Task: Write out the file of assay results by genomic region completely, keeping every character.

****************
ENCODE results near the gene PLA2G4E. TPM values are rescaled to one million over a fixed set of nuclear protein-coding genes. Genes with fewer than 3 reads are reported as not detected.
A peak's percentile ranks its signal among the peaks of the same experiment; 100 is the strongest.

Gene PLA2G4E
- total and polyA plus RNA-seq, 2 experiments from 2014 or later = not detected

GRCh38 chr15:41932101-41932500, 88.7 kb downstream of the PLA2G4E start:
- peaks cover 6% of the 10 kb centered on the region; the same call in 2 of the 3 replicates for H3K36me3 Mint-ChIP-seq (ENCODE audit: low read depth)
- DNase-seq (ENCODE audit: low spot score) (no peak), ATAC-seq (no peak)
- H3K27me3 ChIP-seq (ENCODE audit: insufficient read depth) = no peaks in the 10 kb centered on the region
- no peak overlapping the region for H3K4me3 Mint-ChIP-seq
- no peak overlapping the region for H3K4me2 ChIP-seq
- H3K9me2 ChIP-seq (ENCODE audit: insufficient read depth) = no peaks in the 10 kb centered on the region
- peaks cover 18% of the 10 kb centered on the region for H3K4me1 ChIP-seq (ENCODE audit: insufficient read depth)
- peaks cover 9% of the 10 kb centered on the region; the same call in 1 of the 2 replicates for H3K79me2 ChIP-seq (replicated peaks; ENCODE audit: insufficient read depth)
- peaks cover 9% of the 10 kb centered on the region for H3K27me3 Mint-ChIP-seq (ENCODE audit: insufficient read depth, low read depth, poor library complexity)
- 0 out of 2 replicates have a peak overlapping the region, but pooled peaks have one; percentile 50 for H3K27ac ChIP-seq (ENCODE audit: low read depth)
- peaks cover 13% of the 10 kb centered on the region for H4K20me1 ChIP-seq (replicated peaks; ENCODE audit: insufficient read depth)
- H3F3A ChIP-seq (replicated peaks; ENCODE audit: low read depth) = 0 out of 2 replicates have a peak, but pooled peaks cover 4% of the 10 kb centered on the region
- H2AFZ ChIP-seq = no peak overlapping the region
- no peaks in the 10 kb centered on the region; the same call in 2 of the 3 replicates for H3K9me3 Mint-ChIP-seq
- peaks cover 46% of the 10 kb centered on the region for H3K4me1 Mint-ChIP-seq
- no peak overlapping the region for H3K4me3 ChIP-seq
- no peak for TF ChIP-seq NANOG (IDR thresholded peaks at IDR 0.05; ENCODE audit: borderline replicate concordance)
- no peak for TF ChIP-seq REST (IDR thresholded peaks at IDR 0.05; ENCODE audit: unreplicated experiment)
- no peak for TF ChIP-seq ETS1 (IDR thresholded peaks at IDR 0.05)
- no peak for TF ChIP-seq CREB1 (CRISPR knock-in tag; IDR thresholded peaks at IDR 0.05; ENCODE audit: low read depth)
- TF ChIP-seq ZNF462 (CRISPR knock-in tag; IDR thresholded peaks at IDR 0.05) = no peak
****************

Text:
ENCODE results near the gene PLA2G4E. TPM values are rescaled to one million over a fixed set of nuclear protein-coding genes. Genes with fewer than 3 reads are reported as not detected.
A peak's percentile ranks its signal among the peaks of the same experiment; 100 is the strongest.

Gene PLA2G4E
- total and polyA plus RNA-seq, 2 experiments from 2014 or later = not detected

GRCh38 chr15:41932101-41932500, 88.7 kb downstream of the PLA2G4E start:
- peaks cover 6% of the 10 kb centered on the region; the same call in 2 of the 3 replicates for H3K36me3 Mint-ChIP-seq (ENCODE audit: low read depth)
- DNase-seq (ENCODE audit: low spot score) (no peak), ATAC-seq (no peak)
- H3K27me3 ChIP-seq (ENCODE audit: insufficient read depth) = no peaks in the 10 kb centered on the region
- no peak overlapping the region for H3K4me3 Mint-ChIP-seq
- no peak overlapping the region for H3K4me2 ChIP-seq
- H3K9me2 ChIP-seq (ENCODE audit: insufficient read depth) = no peaks in the 10 kb centered on the region
- peaks cover 18% of the 10 kb centered on the region for H3K4me1 ChIP-seq (ENCODE audit: insufficient read depth)
- peaks cover 9% of the 10 kb centered on the region; the same call in 1 of the 2 replicates for H3K79me2 ChIP-seq (replicated peaks; ENCODE audit: insufficient read depth)
- peaks cover 9% of the 10 kb centered on the region for H3K27me3 Mint-ChIP-seq (ENCODE audit: insufficient read depth, low read depth, poor library complexity)
- 0 out of 2 replicates have a peak overlapping the region, but pooled peaks have one; percentile 50 for H3K27ac ChIP-seq (ENCODE audit: low read depth)
- peaks cover 13% of the 10 kb centered on the region for H4K20me1 ChIP-seq (replicated peaks; ENCODE audit: insufficient read depth)
- H3F3A ChIP-seq (replicated peaks; ENCODE audit: low read depth) = 0 out of 2 replicates have a peak, but pooled peaks cover 4% of the 10 kb centered on the region
- H2AFZ ChIP-seq = no peak overlapping the region
- no peaks in the 10 kb centered on the region; the same call in 2 of the 3 replicates for H3K9me3 Mint-ChIP-seq
- peaks cover 46% of the 10 kb centered on the region for H3K4me1 Mint-ChIP-seq
- no peak overlapping the region for H3K4me3 ChIP-seq
- no peak for TF ChIP-seq NANOG (IDR thresholded peaks at IDR 0.05; ENCODE audit: borderline replicate concordance)
- no peak for TF ChIP-seq REST (IDR thresholded peaks at IDR 0.05; ENCODE audit: unreplicated experiment)
- no peak for TF ChIP-seq ETS1 (IDR thresholded peaks at IDR 0.05)
- no peak for TF ChIP-seq CREB1 (CRISPR knock-in tag; IDR thresholded peaks at IDR 0.05; ENCODE audit: low read depth)
- TF ChIP-seq ZNF462 (CRISPR knock-in tag; IDR thresholded peaks at IDR 0.05) = no peak